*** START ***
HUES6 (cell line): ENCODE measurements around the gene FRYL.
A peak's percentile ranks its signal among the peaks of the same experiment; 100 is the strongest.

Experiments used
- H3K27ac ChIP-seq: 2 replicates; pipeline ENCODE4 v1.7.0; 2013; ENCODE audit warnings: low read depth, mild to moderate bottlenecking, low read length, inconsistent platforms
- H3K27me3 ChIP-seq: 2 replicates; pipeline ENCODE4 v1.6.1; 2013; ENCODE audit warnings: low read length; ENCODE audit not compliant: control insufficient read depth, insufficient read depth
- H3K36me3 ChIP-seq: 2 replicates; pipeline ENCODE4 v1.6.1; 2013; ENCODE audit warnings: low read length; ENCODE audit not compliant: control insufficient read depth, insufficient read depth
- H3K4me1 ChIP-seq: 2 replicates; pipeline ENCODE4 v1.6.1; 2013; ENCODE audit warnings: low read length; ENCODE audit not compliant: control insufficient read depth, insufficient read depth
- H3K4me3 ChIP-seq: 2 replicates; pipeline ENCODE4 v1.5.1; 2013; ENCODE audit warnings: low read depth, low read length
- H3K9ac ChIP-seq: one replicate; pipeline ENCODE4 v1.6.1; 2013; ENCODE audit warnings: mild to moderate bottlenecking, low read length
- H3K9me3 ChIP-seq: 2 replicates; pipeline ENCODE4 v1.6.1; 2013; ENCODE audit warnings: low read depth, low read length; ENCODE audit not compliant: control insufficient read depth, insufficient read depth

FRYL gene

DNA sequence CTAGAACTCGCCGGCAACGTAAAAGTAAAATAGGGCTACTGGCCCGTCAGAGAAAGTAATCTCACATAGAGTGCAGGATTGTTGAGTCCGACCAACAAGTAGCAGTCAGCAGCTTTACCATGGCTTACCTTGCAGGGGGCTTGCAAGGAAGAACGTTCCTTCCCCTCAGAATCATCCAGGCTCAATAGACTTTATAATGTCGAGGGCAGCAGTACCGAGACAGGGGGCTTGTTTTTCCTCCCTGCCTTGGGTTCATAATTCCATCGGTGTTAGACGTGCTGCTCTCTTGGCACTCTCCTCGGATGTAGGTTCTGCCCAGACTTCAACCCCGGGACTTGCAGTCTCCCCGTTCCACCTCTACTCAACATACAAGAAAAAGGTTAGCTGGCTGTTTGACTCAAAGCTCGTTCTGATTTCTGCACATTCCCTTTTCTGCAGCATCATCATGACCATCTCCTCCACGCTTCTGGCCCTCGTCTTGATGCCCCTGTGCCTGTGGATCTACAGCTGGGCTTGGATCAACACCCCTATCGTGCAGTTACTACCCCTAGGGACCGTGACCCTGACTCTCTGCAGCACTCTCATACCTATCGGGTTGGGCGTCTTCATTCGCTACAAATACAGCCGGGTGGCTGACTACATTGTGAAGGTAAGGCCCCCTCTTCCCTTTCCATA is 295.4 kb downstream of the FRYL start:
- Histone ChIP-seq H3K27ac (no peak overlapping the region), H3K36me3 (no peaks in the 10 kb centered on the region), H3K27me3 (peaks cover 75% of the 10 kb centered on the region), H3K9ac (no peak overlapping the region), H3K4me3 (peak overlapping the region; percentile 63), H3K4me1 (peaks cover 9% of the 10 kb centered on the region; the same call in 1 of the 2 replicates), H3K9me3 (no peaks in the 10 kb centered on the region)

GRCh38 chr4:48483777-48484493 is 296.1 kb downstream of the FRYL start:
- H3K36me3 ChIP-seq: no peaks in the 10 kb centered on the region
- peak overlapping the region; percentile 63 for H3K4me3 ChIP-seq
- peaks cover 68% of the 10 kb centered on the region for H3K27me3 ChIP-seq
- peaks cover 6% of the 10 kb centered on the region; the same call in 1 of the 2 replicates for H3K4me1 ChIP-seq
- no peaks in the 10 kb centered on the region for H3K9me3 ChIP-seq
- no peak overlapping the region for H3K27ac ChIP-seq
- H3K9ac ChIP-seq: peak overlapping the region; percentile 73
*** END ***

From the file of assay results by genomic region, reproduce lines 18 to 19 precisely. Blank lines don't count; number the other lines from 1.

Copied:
- peaks cover 6% of the 10 kb centered on the region; the same call in 1 of the 2 replicates for H3K4me1 ChIP-seq
- no peaks in the 10 kb centered on the region for H3K9me3 ChIP-seq